Victoria Michels raised four daughters, worked at Western Union and enjoyed a long retirement in which she volunteered at three hospitals, cooked endless supplies of homemade gnocchi for her family and savored good coffee and dressing up in costumes at Halloween.
Mrs. Michels, who died on July 9 at 93, also is linked to a famous photo from World War II, one that captures a defining, morale-boosting moment at the Battle of Iwo Jima, the bloodiest conflict in U.S Marine Corps history.
Her wartime sweetheart — and future husband — was James R. Michels. The couple met at a wedding, where they glided around the dance floor like ballroom champions.
“They liked each other right off the bat,” said a daughter, Betty McMahon.
The Riverside girl and Bridgeport boy stayed in touch through letters while he served in the military.
On the morning of Feb. 23, 1945, the tough-looking, carbine-toting Jim Michels was immortalized in a photo that seemed to telegraph the implacable grit of the Marines. He helped guard soldiers as they raised the first U.S. flag on Iwo Jima’s Mount Suribachi.
When they succeeded, the surrounding cheers rose to the decibel level of a football game.
“It was a big morale boost,” said Charles P. Neimeyer, director of the USMC History Division/Gray Research Center in Quantico, Virginia.
Though Mr. Michels didn’t like to talk about the war, he did discuss that transcendent moment.
“The only thing that he talked about,” said Betty McMahon, “was when our flag went up, how loud the cheering was, and the noise from the boats below. It was unbelievable.”
“All those guys on that patrol didn’t know if they were going to make it up that mountain at all,” Neimeyer said. Jim Michels “was within touching distance” of the flag.
“My dad was watching out for them,” McMahon said. “They were like sitting ducks up there.”
Within 15 minutes of flying the Stars and Stripes, the Japanese pounced. “They came out of a cave and attacked the flag-raisers,” Neimeyer said.
Two hours later, a larger, replacement banner was hoisted in the second flag-raising at Iwo Jima, memorialized in an iconic photo and in sculpture at the U.S. Marine Corps War Memorial near Arlington, Virginia. The dramatic picture of the second flag-raising came to overshadow the first.
Over the years, Mrs. Michels and other relatives of the soldiers who first climbed Mount Suribachi were happy to see those men gain more recognition.
The first and second flags are at the National Museum of the Marine Corps. So is Mr. Michels’ uniform, according to his daughters.
Before he left Iwo Jima, he visited the Pacific island’s cemetery. Nearly 7,000 Marines were killed in the battle. “He cried because he was leaving a lot of his buddies behind,” Betty McMahon said.
Mrs. Michels was proud of her husband and staunch in her support when he struggled with post-traumatic stress and sleep disorders after the war, according to their daughters. At times, he was admitted to Hines VA for treatment of depression.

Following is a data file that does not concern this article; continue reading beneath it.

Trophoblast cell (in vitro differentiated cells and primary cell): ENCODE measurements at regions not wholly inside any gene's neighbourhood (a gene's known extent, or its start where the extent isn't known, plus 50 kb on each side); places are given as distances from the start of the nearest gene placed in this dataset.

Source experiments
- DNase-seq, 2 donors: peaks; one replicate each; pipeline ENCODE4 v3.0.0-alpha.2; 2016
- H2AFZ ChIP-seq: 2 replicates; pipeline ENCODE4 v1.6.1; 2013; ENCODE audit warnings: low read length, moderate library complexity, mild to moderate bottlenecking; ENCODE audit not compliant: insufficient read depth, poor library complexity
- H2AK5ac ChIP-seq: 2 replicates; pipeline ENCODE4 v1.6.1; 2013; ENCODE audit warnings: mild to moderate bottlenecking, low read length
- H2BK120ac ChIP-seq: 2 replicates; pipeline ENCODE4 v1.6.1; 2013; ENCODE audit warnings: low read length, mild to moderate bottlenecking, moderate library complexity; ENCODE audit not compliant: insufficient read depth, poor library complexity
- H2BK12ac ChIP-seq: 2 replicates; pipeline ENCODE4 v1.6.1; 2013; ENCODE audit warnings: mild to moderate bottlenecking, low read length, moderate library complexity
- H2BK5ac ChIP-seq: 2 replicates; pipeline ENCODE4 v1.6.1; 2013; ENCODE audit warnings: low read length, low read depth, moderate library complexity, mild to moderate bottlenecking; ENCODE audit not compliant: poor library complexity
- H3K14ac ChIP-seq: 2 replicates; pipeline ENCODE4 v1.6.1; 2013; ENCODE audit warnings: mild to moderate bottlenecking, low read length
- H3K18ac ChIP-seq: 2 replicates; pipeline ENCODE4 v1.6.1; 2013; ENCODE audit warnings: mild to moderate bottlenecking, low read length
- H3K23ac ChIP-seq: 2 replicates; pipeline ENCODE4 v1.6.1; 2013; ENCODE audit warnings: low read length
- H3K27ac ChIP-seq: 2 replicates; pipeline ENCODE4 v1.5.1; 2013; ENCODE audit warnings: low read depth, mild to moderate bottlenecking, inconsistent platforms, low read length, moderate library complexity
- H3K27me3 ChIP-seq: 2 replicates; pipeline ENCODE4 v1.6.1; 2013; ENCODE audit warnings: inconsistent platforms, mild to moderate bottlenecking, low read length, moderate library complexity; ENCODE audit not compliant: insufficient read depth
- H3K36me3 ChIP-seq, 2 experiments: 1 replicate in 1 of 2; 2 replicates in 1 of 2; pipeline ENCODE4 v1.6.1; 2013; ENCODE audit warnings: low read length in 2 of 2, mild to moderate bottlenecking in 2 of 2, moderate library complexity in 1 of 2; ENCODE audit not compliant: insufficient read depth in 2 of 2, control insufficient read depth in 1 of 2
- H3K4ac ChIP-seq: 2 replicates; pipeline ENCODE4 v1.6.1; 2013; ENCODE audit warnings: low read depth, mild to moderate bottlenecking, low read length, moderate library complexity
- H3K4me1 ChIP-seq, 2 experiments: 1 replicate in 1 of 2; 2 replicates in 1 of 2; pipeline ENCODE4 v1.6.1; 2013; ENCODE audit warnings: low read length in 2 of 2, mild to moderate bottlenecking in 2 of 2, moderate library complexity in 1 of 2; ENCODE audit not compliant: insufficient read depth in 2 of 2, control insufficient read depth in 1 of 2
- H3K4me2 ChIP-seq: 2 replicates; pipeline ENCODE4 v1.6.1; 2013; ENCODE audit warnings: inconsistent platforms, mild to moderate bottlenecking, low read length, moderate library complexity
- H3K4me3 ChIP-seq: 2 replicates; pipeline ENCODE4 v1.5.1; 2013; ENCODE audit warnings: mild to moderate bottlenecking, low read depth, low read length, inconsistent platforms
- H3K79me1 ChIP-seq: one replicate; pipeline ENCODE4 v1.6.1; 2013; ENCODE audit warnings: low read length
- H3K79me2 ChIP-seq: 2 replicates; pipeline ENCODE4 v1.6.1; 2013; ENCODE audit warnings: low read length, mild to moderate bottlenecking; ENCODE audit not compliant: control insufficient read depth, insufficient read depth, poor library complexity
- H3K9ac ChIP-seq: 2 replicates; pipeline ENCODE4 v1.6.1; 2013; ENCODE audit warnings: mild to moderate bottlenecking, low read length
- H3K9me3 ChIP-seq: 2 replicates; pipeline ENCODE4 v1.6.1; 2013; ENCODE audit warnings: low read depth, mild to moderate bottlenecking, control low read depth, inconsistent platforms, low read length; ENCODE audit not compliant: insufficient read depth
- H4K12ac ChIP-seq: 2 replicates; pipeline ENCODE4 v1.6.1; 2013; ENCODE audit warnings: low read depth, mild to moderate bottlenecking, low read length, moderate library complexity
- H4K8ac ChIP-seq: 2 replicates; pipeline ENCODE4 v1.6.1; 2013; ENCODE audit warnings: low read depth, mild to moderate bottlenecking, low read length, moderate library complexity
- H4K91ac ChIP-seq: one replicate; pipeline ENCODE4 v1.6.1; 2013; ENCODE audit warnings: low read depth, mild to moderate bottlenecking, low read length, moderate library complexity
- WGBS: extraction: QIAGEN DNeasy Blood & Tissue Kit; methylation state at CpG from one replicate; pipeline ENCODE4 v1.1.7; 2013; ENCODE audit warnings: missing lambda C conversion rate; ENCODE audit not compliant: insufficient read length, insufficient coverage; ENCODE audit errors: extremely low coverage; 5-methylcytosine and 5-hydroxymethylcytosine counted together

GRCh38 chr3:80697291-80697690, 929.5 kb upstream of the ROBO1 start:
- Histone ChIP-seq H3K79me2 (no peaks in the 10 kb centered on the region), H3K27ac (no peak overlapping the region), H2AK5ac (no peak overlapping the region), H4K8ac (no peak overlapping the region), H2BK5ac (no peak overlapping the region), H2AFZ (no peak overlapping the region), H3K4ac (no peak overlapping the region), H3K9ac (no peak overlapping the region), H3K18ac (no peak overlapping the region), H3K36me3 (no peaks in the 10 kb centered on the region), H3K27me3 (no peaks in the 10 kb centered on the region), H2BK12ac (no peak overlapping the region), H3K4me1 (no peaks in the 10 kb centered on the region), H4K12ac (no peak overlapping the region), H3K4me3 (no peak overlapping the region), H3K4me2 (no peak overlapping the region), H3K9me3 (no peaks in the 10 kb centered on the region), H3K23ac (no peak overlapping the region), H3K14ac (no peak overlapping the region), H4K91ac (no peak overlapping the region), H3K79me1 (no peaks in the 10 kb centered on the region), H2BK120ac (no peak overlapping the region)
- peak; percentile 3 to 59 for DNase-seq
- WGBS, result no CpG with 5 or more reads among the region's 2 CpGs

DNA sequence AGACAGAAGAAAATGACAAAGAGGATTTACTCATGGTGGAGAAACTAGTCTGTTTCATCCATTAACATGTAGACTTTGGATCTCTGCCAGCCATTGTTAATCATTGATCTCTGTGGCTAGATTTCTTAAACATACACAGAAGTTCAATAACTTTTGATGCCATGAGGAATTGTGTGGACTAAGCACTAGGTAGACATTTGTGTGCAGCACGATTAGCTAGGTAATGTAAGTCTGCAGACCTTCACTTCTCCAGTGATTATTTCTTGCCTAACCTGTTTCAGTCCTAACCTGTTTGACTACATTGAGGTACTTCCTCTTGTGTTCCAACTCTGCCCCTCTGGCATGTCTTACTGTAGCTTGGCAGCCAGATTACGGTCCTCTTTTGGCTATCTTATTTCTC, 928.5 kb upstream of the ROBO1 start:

She was born in Chicago, the child of Italian immigrants Carmela and Chester DiTorrice. After Victoria’s mother died when she was 3, her aunt and uncle, Antonia and Enrico, who didn’t have children, took in Victoria and her brother and sister and raised them on Riverside’s Quincy Street.
Young Victoria went to Riverside Brookfield High School and enjoyed visiting the Roxy Theatre in Berwyn. She kept a scrapbook about the movie star she dreamed of marrying: Bing Crosby.
She and Jim Michels were married 34 years until, his death in 1982. They raised their family in Riverside. He worked as a driver for Crane Co. and Columbia Pipe & Supply.
Mrs. Michels liked the Riverside water tower, the song “Lara’s Theme” from the film “Doctor Zhivago” and Bill Clinton, whom she met in Washington at a commemoration of the Battle of Iwo Jima.
“In her 70s, she volunteered at three hospitals” — Hines, Loyola and MacNeal — said another daughter, Donna Schelthoff. At Hines, “She’d dance with some of the patients when they had a dance.”
Though the years robbed her of mobility, she remained cheerful and grateful, relatives said. Last year, upon hearing the band R-Gang at a festival, “She was just bopping away,” said another daughter, Mary Michels. “We had a traveling wheelchair, and she got up and was dancing.”
Each spring, she looked forward to the lilacs blooming. “Mom would say, ‘This must be what heaven feels like.’ She always loved the smell of the lilacs,” said a fourth daughter, Sue Kanz.
She said the rosary often and attended daily mass at St. Hughes in Lyons.
Mrs. Michels also is survived by seven grandchildren and step-grandchildren and 14 great-grandchildren. Services have been held.
Mrs. Michels was a regular at Riverside’s Flur Bakery, where she enjoyed the coffee.
“We had the [funeral] procession go past the coffee shop,” said Betty McMahon. “The people came out, and they held their cups up — one last salute to Vicky as she passed by.”